Renewable energy and energy efficiency initiatives improve environmental quality and health by reducing air pollution and greenhouse gases. Air pollution like sulfur oxides, nitrogen oxides, volatile organic compounds, and fine particulate matter, will decrease when New Jersey makes the switch to more wind, water, and solar power. Heart disease, lung cancer, asthma attacks, and respiratory infections are associated with emissions from coal and gas power plants. NJ had 15,000 asthma-related hospitalizations in 2015 and nearly 4,000 deaths due to lung cancer in 2014. By using a greater percentage of renewable power in 2050, NJ will avoid more than 1,500 air pollution-related deaths each year. Renewable energy also reduces water consumption, given that solar and wind generation draw little to no water.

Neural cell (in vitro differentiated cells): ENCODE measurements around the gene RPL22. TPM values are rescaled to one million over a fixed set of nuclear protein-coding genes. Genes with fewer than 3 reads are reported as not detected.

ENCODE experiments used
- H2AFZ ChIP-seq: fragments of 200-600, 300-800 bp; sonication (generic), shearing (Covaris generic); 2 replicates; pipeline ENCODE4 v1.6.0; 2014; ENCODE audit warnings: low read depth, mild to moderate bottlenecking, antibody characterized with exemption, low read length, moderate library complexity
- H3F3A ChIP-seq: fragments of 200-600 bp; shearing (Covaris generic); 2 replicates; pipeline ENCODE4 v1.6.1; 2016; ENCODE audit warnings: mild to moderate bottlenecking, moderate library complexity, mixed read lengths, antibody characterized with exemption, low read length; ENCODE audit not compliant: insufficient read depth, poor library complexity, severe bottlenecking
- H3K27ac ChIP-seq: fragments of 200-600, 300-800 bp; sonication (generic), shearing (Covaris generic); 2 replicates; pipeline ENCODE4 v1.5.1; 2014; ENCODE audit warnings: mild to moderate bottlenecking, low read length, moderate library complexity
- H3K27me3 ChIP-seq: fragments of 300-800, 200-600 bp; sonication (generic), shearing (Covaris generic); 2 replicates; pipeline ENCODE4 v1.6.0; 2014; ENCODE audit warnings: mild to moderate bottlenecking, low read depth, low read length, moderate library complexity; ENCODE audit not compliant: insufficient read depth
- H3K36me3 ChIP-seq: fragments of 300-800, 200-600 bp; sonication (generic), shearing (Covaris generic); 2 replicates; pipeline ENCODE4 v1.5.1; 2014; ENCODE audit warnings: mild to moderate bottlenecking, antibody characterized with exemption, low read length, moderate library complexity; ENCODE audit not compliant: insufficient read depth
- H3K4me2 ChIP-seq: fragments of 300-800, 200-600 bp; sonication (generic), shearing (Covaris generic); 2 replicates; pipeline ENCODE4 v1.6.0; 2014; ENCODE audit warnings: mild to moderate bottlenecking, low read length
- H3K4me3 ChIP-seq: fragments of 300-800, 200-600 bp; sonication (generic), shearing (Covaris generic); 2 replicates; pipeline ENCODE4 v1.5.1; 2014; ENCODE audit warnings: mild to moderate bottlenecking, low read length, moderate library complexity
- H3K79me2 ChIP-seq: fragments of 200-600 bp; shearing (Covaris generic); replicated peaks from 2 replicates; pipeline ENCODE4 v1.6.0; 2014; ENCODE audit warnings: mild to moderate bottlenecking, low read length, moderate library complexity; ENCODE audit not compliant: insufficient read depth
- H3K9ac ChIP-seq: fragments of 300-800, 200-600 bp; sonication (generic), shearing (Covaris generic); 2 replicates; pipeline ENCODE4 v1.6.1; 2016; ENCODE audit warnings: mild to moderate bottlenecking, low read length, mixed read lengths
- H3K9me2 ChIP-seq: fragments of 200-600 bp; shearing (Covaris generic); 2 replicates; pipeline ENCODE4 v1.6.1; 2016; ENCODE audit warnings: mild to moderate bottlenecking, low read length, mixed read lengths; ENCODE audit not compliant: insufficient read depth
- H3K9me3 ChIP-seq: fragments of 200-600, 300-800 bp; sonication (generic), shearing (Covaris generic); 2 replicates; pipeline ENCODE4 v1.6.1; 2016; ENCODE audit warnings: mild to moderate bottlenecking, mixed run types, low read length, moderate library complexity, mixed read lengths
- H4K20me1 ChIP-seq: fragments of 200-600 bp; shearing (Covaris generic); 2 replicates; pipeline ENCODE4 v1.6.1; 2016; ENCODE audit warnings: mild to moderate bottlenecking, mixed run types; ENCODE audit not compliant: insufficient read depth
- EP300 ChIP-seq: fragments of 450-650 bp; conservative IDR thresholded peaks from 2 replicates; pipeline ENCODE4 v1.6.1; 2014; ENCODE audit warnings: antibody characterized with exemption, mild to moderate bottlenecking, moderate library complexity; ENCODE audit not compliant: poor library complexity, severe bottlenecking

To solve the twin issues of climate change and modernizing the electric grid, the Roadmap offers several comprehensive solutions:

  1. Invest in energy efficiency, and make the switch to renewable energy.
    Focus on energy efficiency to save money and reduce unnecessary electricity use and emissions. Energy efficiency measures create economic opportunity through job creation, consumer cost savings, and investments. For example, every dollar invested in household retrofits to increase energy efficiency results in $2.53 in community benefits, or more than double the impact.
  2. Modernized Electric Grid: Build a more resilient and democratic electricity system.